Tributes to charity star James Skipper who died age 35

POPULAR: James Skipper, of Bamber Bridge, died of a brain haemorrhage.
POPULAR: James Skipper, of Bamber Bridge, died of a brain haemorrhage.
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A mum has told how she has been overwhelmed by the support her family has received after her 35-year-old son died suddenly from a brain haemorrhage.

James Skipper, of Aspden Street, Bamber Bridge, was found dead at home by brother Daniel, after the family grew concerned he wasn’t answering his phone.

The popular charity worker had complained of suffering from a headache the night before at a pool match.

His mum, Linda Mercer, 66, said: “It’s come completely out of the blue, he hadn’t been ill. It hasn’t sunk in yet.”

Linda said the family had been bowled over by how many people have shared their condolences and fond memories of James.

She said: “People have been coming up to us, sharing confidences of how James helped them at tough times, and it’s surprised us.

“He did a lot more than any of us realised, but with no fanfare or fuss.”

James’ humanist funeral was held at Much Hoole Woodland Burial Ground, with music including Bob Dylan’s Everybody Must Get Stoned, Bob Marley’s One Love, and I’ve Had the Time of My Life from Dirty Dancing. Mourners were asked to wear bright clothing, with trainers as a must, to reflect James’ “worst fashion sense ever.”

Linda said: “We had to explain the last song to people. James’s taste was diverse - he listened to music as dark as The Doors, but also loved the Eurovision Song Contest.

“It was the same with movies. He watched the Rocky films I don’t know how many times, but his favourite was Dirty Dancing.”

The day after James’s funeral, Bamber Bridge FC also held a one-minute applause before kicking off their match in memory of James.

James grew up in Bamber Bridge and attended St Leonard’s Primary School and then Worden High School in Leyland, where he was an A-grade student and gained MENSA accreditation.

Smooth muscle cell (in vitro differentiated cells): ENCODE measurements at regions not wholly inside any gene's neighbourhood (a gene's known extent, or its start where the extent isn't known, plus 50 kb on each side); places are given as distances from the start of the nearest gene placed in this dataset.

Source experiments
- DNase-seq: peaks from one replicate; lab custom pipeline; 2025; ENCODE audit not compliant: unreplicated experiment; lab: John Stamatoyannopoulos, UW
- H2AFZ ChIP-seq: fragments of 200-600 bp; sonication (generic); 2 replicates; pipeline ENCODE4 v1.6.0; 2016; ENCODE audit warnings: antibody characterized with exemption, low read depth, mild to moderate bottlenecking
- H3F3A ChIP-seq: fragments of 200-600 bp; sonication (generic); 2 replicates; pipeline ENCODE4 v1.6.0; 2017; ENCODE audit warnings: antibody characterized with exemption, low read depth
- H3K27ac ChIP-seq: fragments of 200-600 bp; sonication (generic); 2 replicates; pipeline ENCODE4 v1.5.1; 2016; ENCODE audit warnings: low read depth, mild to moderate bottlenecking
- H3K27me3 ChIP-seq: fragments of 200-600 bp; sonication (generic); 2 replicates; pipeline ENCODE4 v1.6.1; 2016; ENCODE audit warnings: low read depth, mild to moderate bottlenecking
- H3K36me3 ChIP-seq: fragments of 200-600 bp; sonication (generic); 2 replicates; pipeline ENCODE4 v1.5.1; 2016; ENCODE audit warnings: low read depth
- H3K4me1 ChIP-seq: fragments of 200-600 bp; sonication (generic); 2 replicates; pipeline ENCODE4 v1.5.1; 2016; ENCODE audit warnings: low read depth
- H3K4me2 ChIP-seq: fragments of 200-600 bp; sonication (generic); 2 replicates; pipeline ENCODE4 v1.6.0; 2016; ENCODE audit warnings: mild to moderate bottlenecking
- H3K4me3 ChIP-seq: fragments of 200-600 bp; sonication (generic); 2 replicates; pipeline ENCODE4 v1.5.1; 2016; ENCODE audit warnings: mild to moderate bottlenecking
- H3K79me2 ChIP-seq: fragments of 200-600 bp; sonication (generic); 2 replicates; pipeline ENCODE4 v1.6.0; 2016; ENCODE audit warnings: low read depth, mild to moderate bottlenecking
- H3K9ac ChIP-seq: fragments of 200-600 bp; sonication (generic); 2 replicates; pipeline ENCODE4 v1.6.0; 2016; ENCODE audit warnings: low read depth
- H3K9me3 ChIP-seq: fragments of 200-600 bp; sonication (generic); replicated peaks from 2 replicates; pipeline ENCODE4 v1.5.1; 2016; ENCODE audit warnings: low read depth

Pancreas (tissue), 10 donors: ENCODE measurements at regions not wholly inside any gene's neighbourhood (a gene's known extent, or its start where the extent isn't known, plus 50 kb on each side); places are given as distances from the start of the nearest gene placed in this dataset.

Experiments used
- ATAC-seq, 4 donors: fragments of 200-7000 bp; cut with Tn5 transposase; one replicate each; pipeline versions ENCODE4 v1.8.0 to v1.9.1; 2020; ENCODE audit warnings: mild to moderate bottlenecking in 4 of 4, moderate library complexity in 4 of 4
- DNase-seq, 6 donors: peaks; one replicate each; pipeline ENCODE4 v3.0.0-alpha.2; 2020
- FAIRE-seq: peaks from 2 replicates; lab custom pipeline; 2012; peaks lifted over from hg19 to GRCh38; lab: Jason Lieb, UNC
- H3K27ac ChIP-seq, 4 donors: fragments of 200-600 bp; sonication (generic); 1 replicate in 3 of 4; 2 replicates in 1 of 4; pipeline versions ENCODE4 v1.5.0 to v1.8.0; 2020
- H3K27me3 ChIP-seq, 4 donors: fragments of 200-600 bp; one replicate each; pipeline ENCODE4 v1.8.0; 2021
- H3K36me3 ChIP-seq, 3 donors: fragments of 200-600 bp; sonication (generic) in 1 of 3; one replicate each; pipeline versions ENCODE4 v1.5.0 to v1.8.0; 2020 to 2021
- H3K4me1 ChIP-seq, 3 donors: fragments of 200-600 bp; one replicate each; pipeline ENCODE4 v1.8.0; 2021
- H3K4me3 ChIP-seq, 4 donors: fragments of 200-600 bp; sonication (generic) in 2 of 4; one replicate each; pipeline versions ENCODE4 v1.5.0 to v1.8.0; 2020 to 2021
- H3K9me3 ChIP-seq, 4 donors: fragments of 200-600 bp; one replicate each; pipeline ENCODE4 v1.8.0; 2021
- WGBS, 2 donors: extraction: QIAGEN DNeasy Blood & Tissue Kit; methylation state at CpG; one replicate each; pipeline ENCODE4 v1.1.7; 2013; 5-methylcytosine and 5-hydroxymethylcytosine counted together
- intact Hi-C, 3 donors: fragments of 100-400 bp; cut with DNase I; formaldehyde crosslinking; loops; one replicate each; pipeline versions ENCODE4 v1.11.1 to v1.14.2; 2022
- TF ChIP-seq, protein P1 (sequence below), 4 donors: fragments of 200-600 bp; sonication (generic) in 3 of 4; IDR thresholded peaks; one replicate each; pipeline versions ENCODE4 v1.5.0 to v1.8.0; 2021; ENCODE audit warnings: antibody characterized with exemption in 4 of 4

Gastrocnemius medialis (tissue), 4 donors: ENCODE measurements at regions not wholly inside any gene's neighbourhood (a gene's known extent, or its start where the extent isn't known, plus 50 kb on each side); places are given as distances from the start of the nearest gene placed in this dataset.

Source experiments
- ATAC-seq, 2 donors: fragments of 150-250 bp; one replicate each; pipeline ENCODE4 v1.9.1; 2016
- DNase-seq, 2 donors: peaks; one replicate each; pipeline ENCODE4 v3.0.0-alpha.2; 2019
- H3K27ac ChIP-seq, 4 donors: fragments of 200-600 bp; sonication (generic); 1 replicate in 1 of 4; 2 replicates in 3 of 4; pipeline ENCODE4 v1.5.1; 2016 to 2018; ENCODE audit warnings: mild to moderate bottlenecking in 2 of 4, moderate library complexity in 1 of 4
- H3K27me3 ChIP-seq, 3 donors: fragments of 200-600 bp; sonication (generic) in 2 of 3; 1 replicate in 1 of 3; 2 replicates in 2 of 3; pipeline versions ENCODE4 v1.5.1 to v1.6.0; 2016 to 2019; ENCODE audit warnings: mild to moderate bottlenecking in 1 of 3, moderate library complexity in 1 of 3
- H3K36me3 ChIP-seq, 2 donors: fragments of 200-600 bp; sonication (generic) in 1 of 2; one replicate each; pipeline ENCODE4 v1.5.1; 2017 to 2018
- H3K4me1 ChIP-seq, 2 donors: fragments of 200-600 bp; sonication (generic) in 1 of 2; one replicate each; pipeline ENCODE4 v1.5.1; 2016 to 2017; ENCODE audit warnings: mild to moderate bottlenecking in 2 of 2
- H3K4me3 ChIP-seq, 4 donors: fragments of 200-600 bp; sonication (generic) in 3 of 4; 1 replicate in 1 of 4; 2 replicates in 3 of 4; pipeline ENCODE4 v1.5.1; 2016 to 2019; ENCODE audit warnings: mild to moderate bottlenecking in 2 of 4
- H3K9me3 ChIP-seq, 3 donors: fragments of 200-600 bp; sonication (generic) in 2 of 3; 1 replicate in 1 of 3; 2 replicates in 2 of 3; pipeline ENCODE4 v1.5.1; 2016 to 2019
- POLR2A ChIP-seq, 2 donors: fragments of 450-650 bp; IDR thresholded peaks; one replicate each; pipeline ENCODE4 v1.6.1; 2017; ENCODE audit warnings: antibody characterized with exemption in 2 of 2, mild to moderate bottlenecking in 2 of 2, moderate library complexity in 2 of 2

At high school, he became friends with a severely disabled boy who used a wheelchair, who would become a lifelong friend.

Linda said: “James was always there to help Jon Paul and they would do everything together, nothing held them back.

“They went to Magaluf, Vegas and Amsterdam together, and to lots of concerts. The two of them really saw the world and lived life to the full.”

At the age of 16 James joined Age Concern on their YTS scheme, and stayed there, working his way up to facilities manager.

Linda added: “He loved his job and did a lot in his own time, after work and at weekends.

“He didn’t just spend his time behind a desk, he liked getting out and meeting the older people, and helping out at open days with the fire service.”

Tributes have poured in from James’s work colleagues, and the family have been told they are setting up a James Skipper annual award, for staff who go beyond the call of duty.

Aside from supporting Manchester United, snooker and pool were James’ main interests, and he spent many nights playing at Bamber Bridge Conservative Club in Cranbourne Street, which his family dubbed “his second home”.

Linda said: “There was a big social side of his life. He had to have a passport to get of of Brig.”

He was captain of one of the club’s pool teams, and described as “a completely dependable and talented player” by league boss Geoff Yates.

He also threw himself into charity work, and even performed at the club’s Stars In Your Eyes contest to raise cash for good causes.

In death, his family hope money can be raised in his memory for Macmillan Cancer Support, a charity close to James’ heart following the death of his father Charlie from cancer last year.

Daniel has set up a Just Giving account, which raised £550 in a matter of days.

James leaves mum Linda, stepdad Tony, brothers Simon, Stephen and Daniel, sister Katie and dog Dexter.

To donate in his memory, visit: